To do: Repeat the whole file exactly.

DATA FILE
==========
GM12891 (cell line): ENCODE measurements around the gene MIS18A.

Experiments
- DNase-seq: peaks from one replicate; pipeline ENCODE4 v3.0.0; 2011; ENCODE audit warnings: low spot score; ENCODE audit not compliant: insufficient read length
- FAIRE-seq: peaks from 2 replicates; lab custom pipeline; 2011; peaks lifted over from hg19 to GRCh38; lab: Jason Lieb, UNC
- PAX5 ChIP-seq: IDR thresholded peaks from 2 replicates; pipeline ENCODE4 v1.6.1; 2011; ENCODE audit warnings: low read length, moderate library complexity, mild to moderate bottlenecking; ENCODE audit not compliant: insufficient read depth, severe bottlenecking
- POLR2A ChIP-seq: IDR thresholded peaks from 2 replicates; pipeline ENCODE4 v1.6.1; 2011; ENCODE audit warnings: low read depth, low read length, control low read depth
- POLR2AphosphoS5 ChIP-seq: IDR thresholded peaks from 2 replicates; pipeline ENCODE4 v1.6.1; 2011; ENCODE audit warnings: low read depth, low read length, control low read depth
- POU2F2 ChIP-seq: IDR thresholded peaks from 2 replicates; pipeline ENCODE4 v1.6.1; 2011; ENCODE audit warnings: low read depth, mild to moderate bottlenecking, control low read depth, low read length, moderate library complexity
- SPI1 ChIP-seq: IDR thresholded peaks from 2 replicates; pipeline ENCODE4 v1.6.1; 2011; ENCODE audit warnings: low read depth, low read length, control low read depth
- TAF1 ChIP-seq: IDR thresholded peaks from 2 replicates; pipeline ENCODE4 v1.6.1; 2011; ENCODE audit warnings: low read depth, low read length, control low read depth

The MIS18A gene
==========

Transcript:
GM12891 (cell line): ENCODE measurements around the gene MIS18A.

Experiments
- DNase-seq: peaks from one replicate; pipeline ENCODE4 v3.0.0; 2011; ENCODE audit warnings: low spot score; ENCODE audit not compliant: insufficient read length
- FAIRE-seq: peaks from 2 replicates; lab custom pipeline; 2011; peaks lifted over from hg19 to GRCh38; lab: Jason Lieb, UNC
- PAX5 ChIP-seq: IDR thresholded peaks from 2 replicates; pipeline ENCODE4 v1.6.1; 2011; ENCODE audit warnings: low read length, moderate library complexity, mild to moderate bottlenecking; ENCODE audit not compliant: insufficient read depth, severe bottlenecking
- POLR2A ChIP-seq: IDR thresholded peaks from 2 replicates; pipeline ENCODE4 v1.6.1; 2011; ENCODE audit warnings: low read depth, low read length, control low read depth
- POLR2AphosphoS5 ChIP-seq: IDR thresholded peaks from 2 replicates; pipeline ENCODE4 v1.6.1; 2011; ENCODE audit warnings: low read depth, low read length, control low read depth
- POU2F2 ChIP-seq: IDR thresholded peaks from 2 replicates; pipeline ENCODE4 v1.6.1; 2011; ENCODE audit warnings: low read depth, mild to moderate bottlenecking, control low read depth, low read length, moderate library complexity
- SPI1 ChIP-seq: IDR thresholded peaks from 2 replicates; pipeline ENCODE4 v1.6.1; 2011; ENCODE audit warnings: low read depth, low read length, control low read depth
- TAF1 ChIP-seq: IDR thresholded peaks from 2 replicates; pipeline ENCODE4 v1.6.1; 2011; ENCODE audit warnings: low read depth, low read length, control low read depth

The MIS18A gene